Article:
Even after several repeated listens, I still have not been able to fully embrace Tame Impala’s latest album, Currents. With their previous efforts (Lonerism and Innerspeaker), each spin created a new favorite track, which speaks to the depth of each record. On the other hand, I think of Currents as one brilliant song followed by many decent-to-good tracks. But goddamn, how great is that one song?
At 7 minutes and 47 seconds, “Let It Happen” is the longest song in the Tame Impala catalog, but not by much; the band regularly traffics in songs that clock in at around five minutes, with a few running a bit longer at six and seven minutes. So, it is not just the fact that Tame Impala wrote a long song that is impressive, but that they wrote a long song that captivates the listener’s attention in such a way that they could make it the opening track and lead single for their new album. That takes a special skill.
For about three minutes, “Let It Happen” meshes a smooth bass groove, a glitchy funk guitar lick, and an insistent kick drum to create a chill yet catchy dance number. Kevin Parker then introduces a descending synth melody, and uses this new hook to seemingly signal that the song is about to fade out. As one anticipates the fade out, the track appears to skip, with a beat stuck in a repetitive loop. After a few seconds, the listener realizes this was done on purpose, as Parker throws in a rising string melody as a direct comment on the previous hook. This new melody is then put into a repetitive loop on its concluding beat, and after processing that beat through a few extra effects, the song returns to the previous descending synth melody once again. With the second repeating section, it almost as if the two melodies are locked in combat, with the original winning out in the end. The song then rides this last melody to the end, with a few additional touches.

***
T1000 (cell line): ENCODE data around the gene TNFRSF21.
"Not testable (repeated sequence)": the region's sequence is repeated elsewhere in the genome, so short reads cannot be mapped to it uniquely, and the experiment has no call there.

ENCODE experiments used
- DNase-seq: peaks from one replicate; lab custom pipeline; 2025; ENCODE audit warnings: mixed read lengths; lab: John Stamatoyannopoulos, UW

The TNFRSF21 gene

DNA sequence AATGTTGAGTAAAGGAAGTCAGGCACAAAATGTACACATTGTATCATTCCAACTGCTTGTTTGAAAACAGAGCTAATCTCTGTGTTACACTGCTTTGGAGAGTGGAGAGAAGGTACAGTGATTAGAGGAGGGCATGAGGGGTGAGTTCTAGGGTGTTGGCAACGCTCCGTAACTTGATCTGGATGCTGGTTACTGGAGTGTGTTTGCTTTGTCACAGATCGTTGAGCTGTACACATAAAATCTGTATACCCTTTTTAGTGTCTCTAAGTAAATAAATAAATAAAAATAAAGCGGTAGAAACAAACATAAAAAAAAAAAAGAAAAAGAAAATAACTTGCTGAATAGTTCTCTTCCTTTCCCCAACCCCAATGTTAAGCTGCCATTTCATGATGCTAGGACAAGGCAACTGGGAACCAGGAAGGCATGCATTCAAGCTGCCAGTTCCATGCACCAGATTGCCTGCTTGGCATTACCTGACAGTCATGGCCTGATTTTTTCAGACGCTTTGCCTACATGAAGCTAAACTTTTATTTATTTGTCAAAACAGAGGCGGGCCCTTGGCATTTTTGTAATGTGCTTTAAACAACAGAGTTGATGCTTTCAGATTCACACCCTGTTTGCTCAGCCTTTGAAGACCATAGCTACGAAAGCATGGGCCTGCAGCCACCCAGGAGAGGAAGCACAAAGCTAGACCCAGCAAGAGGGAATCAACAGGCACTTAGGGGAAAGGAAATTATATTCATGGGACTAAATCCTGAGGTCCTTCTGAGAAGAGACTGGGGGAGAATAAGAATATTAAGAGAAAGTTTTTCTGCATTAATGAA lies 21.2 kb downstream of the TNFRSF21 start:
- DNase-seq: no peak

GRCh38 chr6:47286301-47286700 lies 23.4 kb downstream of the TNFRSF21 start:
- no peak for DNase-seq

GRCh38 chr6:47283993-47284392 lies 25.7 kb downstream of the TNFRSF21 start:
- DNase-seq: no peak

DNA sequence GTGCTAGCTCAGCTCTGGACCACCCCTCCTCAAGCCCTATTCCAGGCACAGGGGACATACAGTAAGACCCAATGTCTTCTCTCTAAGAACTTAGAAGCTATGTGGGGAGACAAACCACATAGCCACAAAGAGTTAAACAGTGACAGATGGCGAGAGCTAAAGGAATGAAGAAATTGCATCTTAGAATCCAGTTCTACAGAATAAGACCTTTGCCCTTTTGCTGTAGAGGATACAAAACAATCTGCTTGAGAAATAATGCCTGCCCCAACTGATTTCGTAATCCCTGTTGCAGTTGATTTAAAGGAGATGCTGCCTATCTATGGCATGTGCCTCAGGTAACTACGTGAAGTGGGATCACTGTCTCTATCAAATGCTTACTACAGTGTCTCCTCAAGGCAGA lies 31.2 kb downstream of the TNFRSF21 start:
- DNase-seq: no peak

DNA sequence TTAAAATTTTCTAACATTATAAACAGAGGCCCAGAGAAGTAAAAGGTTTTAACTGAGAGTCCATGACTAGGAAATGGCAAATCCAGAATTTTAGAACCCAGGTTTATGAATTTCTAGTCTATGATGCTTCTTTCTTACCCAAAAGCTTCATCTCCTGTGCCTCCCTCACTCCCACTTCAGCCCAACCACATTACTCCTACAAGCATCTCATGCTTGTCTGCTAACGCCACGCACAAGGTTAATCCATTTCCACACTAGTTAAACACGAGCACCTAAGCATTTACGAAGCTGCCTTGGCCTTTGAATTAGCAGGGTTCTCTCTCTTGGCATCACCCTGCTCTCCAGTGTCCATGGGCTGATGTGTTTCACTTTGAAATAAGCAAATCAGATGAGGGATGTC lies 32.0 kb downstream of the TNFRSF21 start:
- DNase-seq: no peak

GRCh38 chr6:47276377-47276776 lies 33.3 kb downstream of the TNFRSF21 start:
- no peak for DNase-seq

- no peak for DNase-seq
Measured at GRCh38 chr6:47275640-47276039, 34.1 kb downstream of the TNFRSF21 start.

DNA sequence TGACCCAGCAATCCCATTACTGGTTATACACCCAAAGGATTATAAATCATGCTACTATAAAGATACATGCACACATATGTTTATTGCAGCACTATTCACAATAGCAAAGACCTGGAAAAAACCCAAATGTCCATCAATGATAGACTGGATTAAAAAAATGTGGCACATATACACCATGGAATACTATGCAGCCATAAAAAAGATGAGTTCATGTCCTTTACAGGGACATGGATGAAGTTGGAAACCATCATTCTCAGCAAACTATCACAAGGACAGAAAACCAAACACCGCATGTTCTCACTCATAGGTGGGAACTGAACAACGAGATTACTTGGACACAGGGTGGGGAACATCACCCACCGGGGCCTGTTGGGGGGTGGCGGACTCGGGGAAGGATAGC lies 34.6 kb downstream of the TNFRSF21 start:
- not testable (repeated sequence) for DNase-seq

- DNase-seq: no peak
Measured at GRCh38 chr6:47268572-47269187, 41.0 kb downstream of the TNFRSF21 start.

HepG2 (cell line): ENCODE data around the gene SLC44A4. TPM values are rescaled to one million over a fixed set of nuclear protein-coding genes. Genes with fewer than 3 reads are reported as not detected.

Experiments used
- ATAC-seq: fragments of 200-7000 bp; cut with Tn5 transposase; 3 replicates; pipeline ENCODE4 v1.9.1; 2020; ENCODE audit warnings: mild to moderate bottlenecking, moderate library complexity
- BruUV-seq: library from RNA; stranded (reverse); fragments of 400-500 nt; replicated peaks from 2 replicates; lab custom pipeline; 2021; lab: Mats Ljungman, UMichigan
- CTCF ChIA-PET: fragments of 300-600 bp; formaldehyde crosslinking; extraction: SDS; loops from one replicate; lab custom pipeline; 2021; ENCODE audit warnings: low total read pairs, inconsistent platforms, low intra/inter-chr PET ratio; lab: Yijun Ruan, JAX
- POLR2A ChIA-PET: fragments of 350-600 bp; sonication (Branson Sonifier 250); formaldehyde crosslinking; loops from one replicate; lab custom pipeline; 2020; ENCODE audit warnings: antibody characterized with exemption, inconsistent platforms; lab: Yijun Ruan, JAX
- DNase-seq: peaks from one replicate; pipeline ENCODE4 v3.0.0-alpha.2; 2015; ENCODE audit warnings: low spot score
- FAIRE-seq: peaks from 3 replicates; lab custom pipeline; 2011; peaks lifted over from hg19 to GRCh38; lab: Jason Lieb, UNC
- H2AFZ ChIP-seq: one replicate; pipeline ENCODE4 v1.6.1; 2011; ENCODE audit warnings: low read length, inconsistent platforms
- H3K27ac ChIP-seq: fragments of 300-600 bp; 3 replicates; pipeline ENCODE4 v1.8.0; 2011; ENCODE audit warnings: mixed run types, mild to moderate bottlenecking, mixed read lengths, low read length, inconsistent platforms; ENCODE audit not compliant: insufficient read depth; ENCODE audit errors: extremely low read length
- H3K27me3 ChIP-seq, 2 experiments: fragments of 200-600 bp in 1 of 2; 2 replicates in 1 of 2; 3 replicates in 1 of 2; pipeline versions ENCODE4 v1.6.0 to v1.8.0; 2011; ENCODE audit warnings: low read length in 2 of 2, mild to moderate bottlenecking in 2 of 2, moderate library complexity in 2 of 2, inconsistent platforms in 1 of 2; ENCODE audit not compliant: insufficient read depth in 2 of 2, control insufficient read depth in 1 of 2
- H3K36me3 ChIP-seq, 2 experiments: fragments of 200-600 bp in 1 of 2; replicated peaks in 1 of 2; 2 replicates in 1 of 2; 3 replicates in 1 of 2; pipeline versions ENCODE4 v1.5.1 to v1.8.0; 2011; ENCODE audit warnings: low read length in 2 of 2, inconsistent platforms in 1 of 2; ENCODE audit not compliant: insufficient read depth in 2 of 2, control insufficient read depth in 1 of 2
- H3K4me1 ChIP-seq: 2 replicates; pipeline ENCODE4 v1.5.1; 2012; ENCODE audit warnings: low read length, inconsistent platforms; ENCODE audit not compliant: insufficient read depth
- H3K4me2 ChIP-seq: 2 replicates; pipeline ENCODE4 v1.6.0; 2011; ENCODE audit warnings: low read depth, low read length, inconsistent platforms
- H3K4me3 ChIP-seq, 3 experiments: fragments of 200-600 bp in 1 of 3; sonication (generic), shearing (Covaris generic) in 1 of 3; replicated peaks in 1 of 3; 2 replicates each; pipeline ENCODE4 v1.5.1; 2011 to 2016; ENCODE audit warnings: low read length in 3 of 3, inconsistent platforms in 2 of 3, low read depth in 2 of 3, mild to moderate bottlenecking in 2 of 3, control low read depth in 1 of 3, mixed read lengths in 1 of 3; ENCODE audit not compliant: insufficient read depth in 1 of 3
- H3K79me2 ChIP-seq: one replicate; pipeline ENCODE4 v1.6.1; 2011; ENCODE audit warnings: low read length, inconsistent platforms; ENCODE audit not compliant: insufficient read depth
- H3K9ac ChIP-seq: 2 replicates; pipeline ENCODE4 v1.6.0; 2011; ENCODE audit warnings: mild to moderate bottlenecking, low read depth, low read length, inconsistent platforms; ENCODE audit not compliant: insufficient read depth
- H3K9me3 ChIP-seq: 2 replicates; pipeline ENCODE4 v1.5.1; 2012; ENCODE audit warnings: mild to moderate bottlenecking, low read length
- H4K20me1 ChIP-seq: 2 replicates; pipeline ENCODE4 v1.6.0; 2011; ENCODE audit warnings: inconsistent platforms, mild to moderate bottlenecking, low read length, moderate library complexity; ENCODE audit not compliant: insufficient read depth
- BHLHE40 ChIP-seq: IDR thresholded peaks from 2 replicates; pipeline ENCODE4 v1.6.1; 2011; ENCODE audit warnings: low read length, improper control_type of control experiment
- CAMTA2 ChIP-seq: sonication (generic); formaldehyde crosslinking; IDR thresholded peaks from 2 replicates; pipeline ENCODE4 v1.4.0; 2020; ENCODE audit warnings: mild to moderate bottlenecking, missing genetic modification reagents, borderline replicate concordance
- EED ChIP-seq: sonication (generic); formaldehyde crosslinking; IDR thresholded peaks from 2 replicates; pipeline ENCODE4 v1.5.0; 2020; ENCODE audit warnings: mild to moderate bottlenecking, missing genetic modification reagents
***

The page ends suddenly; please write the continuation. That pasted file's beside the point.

Perhaps the best part is that once the listener knows what happens at the end of the song, it is possible to pick up on clues that appear in earlier sections. If one listens to the drums, one can notice that a few of the patterns have slight glitches or slight deviations, with other parts offering more overt clues as the song progresses. Not only does the song’s catchiness inspire repeated spins, but it rewards careful listening as well.